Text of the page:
Re: Erik Almas
D- It's usually many more than just 2 shots but you do have to consider the light source and its general direction. Just as important is shadow as it also directly relates to the same light source and correctly placed, reaffirms the illusion of reality within the composite. Once you decide on the direction of light you can use several techniques for consistent lighting within the composite: Photograph in studio using controlled lighting per your specs, flip the object(depending on concept layout), or use dodge/burn effects to name a few. The D&B is much easier accomplished when the object(can be background, sky) is photographed in more of an even or "flat" lighting situation. Also, remember when compositing a night or indoor image you can have multiple light sources that need to be considered.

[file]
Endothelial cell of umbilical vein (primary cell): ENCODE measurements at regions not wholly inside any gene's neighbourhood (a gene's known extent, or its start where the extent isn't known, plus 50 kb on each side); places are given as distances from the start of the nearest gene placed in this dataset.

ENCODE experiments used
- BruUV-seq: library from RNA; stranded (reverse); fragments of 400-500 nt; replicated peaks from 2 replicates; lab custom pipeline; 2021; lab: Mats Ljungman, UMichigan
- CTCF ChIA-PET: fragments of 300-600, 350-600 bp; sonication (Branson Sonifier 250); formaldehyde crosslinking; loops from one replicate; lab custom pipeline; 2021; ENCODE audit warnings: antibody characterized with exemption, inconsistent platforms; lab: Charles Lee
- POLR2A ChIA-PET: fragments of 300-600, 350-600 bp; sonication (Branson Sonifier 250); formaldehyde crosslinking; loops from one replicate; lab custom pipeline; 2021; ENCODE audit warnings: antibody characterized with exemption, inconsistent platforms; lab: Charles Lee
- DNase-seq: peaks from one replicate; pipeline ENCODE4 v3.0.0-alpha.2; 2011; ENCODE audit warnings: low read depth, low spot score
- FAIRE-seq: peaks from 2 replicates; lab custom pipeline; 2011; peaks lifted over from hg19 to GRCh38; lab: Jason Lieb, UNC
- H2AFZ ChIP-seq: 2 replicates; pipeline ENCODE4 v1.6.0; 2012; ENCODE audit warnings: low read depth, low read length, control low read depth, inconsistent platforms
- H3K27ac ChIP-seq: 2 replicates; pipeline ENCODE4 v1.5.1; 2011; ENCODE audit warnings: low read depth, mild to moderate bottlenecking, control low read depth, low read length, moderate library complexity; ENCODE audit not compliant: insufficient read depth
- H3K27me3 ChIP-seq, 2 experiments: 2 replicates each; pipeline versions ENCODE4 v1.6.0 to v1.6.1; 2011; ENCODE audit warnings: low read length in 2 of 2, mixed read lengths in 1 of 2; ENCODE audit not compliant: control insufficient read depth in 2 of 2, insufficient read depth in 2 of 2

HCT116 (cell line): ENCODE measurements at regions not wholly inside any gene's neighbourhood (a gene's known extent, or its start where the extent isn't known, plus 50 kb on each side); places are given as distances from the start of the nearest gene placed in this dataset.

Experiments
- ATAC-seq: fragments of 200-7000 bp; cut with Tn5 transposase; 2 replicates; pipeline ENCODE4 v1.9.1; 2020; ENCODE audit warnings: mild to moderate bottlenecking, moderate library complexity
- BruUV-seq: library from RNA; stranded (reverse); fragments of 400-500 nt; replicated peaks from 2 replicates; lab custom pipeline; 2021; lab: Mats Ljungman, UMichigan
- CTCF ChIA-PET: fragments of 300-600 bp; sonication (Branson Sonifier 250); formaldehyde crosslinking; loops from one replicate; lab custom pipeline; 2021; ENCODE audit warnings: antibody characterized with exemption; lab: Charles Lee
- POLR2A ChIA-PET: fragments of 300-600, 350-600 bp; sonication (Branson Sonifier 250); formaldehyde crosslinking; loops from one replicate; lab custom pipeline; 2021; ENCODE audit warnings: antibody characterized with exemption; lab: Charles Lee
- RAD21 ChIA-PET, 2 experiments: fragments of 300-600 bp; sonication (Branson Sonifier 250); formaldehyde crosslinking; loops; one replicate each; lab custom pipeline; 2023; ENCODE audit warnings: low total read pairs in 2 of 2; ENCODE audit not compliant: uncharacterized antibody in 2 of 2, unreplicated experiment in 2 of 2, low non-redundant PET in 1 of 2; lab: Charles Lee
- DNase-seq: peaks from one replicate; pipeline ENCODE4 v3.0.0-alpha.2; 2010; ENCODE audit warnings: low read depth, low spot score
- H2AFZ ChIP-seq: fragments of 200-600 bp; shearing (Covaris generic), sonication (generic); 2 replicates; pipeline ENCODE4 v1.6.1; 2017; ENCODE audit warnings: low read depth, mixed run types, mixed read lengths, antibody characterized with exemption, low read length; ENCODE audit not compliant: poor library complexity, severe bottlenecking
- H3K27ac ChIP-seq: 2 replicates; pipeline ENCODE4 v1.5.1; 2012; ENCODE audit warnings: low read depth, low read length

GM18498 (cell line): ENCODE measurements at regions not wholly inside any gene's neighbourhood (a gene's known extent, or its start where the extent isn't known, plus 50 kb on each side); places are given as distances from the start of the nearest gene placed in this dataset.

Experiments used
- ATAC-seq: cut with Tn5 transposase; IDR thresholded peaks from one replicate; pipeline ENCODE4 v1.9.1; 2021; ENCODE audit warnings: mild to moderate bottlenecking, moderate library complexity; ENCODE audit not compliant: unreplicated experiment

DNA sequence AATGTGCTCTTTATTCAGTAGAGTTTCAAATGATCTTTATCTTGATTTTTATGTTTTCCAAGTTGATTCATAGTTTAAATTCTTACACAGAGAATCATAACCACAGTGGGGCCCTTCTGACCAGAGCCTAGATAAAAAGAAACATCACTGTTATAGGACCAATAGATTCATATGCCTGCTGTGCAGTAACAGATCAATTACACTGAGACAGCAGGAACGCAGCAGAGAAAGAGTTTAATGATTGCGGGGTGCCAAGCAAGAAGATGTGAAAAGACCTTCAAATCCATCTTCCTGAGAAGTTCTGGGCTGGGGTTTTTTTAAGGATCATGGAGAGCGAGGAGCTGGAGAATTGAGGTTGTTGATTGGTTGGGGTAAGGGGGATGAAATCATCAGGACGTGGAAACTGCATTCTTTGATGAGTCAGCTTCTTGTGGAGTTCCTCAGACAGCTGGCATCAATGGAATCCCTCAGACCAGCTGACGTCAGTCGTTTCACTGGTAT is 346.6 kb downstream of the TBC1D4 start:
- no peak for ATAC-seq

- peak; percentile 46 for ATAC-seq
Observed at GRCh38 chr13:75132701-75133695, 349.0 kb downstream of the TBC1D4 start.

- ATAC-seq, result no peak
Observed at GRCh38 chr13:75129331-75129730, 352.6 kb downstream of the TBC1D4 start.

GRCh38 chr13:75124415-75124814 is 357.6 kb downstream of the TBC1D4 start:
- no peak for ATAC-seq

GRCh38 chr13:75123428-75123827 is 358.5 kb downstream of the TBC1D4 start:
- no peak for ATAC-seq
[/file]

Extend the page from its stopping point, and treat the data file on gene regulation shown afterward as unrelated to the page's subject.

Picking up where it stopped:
Thanks for the kind words as well and I hope I've helped a little...